En-ROADS Technical Reference


Energy drives the primary source of greenhouse gases (GHGs), of which CO2 is the largest fraction of total CO2 equivalent annual emissions. However, En-ROADS models the emissions more generally of well-mixed GHGs, including CO2, CH4, N2O, PFCs, SF6, and HFCs, the source of each potentially from energy production, energy-consuming capital, agriculture, and waste. Initial emissions of each GHG that comes from each source are taken from 1990 data from PRIMAP 2021, assuming Agriculture includes PRIMAP MAG and LU categories, and Waste includes PRIMAP Waste and Other categories. Land use CO2 emissions are a function of the land use changes and uses as defined in Land Use, Land Use Change, and Forestry and Terrestrial Biosphere Carbon Cycle.

Emissions from Energy Production🔗

Energy production emissions include those from production capacity, production capacity construction, and from production use. Each of these sources applies to extracted fuel, delivered fuel, and electricity generation from each power source. Emissions from energy use depend on the energy intensity, the efficiency of, losses from, and energy produced by each source, i.e., primary energy. The emissions intensity is a measure of GHGs emitted per amount of energy produced. For bioenergy, this is a calculated variable that is a function of the terrestrial biosphere dynamics and the fraction of bioenergy from crops. Energy production capacity emissions default to CH4; energy production construction emissions default to CO2; and energy production use emissions default to CO2, CH4, and N2O. However, each phase of production is a potential source of each GHG, subject to the user’s assumptions.

Emissions from Energy Consuming Capital🔗

Emissions from energy consuming include those from the end use capital, the construction of that capital, and the use of that capital. Consumption capital capacity and use emissions default primarily to PFCs, SF6, and HFCs. However, industry end use capital also emits CH4 and N2O. The construction of energy consuming capital defaults to CO2 emissions only. Despite those defaults, each phase of end use capital is a potential source of each GHG, subject to the user’s assumptions. While policy levers can affect all end use emissions, there is also the option to phase out HFCs only, to capture the Kigali Amendment of the Montreal Protocol which calls for HFCs to be phased out to 80% reduction of 2012 levels by 2047.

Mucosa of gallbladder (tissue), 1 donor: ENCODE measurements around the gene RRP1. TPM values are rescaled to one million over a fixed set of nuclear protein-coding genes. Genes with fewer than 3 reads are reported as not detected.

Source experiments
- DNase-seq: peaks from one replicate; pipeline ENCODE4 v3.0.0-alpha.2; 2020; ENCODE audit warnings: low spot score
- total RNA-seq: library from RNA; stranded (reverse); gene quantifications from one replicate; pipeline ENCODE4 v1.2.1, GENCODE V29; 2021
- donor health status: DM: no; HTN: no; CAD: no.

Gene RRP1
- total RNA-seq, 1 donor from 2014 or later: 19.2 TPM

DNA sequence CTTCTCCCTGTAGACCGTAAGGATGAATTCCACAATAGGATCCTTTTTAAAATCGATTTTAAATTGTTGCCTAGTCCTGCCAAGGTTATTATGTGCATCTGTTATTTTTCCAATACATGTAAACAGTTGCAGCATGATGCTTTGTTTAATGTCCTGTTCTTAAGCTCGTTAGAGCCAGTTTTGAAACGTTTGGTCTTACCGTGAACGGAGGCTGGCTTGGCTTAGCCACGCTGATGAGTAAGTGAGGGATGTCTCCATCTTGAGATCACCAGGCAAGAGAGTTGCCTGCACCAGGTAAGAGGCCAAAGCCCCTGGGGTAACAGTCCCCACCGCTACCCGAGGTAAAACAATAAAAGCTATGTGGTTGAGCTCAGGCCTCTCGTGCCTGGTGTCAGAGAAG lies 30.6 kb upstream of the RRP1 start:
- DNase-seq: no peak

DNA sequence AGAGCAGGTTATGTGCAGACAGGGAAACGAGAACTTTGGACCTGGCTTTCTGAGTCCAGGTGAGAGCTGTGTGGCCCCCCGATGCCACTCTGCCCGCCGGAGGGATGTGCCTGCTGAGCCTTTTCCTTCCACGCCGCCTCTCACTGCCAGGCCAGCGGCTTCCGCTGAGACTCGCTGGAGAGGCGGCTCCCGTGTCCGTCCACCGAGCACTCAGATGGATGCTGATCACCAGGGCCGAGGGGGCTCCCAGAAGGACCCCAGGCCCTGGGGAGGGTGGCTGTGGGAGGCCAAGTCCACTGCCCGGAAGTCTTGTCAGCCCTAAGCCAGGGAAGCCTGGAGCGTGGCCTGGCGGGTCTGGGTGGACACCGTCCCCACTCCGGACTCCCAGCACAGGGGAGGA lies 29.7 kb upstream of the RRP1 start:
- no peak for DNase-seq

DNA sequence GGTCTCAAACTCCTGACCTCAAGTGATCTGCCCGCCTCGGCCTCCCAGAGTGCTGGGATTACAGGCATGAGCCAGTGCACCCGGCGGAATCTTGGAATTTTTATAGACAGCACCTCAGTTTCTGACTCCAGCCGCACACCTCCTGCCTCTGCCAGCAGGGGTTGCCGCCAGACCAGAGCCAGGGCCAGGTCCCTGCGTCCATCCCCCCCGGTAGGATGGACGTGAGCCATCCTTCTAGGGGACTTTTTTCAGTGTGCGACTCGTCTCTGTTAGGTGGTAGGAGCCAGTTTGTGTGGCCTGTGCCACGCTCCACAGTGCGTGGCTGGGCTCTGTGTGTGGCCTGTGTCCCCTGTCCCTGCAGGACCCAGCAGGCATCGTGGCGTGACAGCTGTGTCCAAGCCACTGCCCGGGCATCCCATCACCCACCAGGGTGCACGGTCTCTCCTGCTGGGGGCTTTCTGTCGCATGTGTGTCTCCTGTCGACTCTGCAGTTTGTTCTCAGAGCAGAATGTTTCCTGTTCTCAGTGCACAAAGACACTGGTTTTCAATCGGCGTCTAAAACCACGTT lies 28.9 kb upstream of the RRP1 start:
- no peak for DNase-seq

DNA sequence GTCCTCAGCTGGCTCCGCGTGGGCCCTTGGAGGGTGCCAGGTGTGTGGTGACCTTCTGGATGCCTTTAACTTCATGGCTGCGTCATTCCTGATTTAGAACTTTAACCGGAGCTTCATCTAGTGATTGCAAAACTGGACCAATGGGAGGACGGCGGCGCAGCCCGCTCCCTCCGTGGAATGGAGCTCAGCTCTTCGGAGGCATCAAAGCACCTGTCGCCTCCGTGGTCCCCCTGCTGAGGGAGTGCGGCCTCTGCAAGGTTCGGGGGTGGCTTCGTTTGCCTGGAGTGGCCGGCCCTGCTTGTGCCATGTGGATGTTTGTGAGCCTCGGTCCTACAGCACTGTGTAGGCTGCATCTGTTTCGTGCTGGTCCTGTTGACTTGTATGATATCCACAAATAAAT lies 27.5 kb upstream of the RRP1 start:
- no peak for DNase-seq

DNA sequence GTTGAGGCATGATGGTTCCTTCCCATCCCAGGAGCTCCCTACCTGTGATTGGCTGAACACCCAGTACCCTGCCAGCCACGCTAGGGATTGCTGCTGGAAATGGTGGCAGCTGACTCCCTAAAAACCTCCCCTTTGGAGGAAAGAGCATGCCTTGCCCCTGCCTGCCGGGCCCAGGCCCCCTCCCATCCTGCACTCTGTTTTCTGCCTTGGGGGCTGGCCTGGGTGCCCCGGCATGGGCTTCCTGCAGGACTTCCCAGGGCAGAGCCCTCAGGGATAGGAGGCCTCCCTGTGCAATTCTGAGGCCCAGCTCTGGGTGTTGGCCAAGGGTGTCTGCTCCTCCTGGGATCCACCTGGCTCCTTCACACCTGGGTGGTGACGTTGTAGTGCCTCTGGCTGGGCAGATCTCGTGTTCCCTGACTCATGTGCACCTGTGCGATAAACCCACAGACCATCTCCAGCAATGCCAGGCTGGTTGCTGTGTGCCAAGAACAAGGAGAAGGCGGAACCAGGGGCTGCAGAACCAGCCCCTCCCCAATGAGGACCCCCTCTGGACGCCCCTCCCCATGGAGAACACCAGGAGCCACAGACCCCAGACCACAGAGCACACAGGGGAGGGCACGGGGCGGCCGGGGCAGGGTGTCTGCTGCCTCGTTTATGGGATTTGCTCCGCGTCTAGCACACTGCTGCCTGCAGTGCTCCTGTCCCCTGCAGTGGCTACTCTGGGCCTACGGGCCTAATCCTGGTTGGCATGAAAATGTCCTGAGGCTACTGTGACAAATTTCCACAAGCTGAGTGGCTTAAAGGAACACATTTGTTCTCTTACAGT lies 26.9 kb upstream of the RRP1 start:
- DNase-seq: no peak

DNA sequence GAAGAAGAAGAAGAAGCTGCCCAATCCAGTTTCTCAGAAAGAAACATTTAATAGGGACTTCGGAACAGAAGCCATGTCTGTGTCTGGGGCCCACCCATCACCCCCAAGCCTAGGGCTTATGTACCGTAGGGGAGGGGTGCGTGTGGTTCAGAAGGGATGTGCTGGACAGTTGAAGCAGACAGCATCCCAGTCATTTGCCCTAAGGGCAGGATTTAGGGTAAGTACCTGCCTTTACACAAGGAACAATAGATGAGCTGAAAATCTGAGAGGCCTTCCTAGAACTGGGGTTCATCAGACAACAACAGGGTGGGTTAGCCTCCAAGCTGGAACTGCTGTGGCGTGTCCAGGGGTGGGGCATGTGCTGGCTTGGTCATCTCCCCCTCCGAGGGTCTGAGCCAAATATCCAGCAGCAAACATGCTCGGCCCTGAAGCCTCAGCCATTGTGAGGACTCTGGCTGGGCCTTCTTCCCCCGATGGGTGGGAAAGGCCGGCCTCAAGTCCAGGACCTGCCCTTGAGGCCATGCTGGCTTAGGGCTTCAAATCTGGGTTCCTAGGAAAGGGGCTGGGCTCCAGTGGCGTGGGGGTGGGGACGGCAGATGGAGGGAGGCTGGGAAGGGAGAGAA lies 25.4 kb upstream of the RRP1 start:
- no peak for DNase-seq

Emissions from Agriculture🔗

Emissions from agriculture depends on the area of farmland and the use of that land. Food demand increases with population and GDP per capita. The livestock fraction of diet increases the crops needed because of the feed for the livestock. Moreover, the CH4 and N2O intensity of farmland is greater for livestock than for crops. Crop yield, i.e., the crops produced per hectare of land, also increases in time, thereby requiring less land for the same crop production. The use of crops for bioenergy also puts pressure on farming.

Actions in the food and agriculture system also affect emissions from agriculture. We model simple emission factors, the ratio between production and emission. There are separate factors for methane and nitrous oxide and for crops for food and animal products, in kilogram of gas per ton of production. All four emission factors have been declining historically and are expected to decline in the future, with baseline rates calibrated to FAO data and SSP projections. The rate of change can increase or decrease based on the methane and other gas sliders, representing actions like better feed and manure management, fertilizer runoff reduction and so on.

Figure 8.1 Drivers of Agriculture Emissions

Both production emissions intensity of production affect methane and nitrous oxide emissions.

Emissions from Waste🔗

Emissions from waste depend on the production ratio, i.e., how much is produced, and the GHG intensity of that which is produced. While waste sources default to emit only CH4 and N2O, they are also a potential source of each GHG, subject to the user’s assumptions.

Model Structure🔗

Figure 8.2 Emissions Accounting Structure

Model Equations🔗

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